I’ve had some obstacles over the last few years and as I’ve spoken to professionals about it, I would tell them that the grief I once felt acutely about the deaths of many loved ones in a relatively short period of time had mostly dissipated. Times where I had once felt oppressive sadness had been mostly replaced by fond recollections and the odd moment of self-reflection. In short, I was mostly over it. Mostly.
The other day I was walking down a street and I glanced to my left at a closed business on the other side of the road. A business that, as far as I can remember has been closed for more than twenty years. But the sign is still there for anyone who remembers it to recall where and what it had been.
It was called Houle Sports and it was one of the main stores where kids in the east end bought their hockey equipment, got their skates sharpened, where their parents shopped for Christmas for their sons and daughters in the seventies.
When my mom could scrape enough money together for some new stuff, that’s where we went. That’s where I got my Bauer Supremes. My Super Tacks. Top of the line skates in those days for lower middle class kids.
I tried out hockey sticks. Felt their bend. Looked at their curve. We got my new elbow pads and shin pads and suspenders there. It was a place where dreams were created and sometimes destroyed, if the price tag was a little much.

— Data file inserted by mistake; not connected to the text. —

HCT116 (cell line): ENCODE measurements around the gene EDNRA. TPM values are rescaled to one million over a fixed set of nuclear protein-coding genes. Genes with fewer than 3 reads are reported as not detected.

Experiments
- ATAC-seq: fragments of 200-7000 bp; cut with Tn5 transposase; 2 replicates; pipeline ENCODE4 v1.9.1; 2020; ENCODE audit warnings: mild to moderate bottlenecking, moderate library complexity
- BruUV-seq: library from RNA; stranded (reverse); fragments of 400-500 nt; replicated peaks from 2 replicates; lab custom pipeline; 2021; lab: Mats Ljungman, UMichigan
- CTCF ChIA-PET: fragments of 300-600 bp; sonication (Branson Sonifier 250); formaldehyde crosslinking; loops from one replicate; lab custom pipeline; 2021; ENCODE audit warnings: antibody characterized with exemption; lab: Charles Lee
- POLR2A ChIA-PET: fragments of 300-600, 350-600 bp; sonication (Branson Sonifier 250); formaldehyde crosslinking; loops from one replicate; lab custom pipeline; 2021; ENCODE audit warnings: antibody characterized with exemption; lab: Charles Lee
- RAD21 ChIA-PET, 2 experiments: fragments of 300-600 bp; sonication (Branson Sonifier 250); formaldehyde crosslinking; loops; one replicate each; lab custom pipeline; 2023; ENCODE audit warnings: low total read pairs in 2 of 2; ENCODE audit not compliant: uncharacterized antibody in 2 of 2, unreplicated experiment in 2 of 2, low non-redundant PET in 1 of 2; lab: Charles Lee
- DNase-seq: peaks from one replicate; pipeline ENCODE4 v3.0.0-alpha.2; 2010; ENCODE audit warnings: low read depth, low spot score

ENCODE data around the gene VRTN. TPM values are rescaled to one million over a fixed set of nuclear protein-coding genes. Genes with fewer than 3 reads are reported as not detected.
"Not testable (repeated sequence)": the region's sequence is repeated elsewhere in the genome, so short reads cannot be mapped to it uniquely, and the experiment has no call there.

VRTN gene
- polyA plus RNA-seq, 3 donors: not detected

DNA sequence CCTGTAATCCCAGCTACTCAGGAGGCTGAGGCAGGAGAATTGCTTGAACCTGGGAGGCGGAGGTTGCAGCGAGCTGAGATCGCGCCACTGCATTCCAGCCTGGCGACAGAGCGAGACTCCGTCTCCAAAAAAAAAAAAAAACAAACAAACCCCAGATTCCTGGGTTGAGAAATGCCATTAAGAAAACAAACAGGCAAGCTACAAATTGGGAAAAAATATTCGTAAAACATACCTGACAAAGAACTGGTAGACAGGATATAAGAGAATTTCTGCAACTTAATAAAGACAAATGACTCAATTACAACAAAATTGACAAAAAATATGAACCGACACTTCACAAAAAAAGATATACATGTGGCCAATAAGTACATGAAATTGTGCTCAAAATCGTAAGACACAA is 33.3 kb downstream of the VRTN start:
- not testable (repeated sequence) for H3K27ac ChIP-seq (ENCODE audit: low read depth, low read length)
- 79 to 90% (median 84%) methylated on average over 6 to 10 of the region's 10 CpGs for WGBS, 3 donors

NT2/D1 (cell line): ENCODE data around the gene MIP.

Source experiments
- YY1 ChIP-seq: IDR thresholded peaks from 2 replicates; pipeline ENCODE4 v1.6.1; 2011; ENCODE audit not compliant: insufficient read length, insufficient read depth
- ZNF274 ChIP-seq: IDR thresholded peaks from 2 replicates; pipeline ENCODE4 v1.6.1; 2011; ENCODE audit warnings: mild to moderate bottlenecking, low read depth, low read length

So, as I said, I was walking down the street, not thinking about much of anything and I turned to my left and saw Houle Sports. One time a mecca. Now and for a generation, an abandoned store front.
And I thought of my mom. Gone three and a half years now. I can’t recall the last time I cried about her. I don’t cry at her grave anymore. I can see it from the road where I often drive and most of the time I don’t even remember to look toward it the way I did obsessively for the first year or two.
But on this day, as I stepped down from the curb, onto the first ice of the season, I saw the sign for Houle Sports and I started crying. Not because I needed new skates I couldn’t afford. Or that my favourite stick was in a colour I didn’t like. Or that the baseball glove I wanted didn’t fit quite right.
I cried because some things that were precious to me were gone in a way that I knew would soon be forgotten. The store was just an undesirable retail space in a bad neighbourhood. And the memories and emotions that my mother and I shared alone and together would be gone the moment I let them be gone. So I didn’t want to let them be gone.
I walked home. I wasn’t crying anymore. But I was reminded that if trauma is an earthquake and grief is the aftershocks, the aftershocks may come out of nowhere. And they last years longer than we could have rightly expected.
One day, that space will be bought and the sign will change and no one will remember Houle Sports. And yet at one time it was the most important address on this street for a mile.
The signs always change. The addresses become less and more important. But as long as we remember, there are echos of past times that still remain. Even if there are only a few of us that can hear them.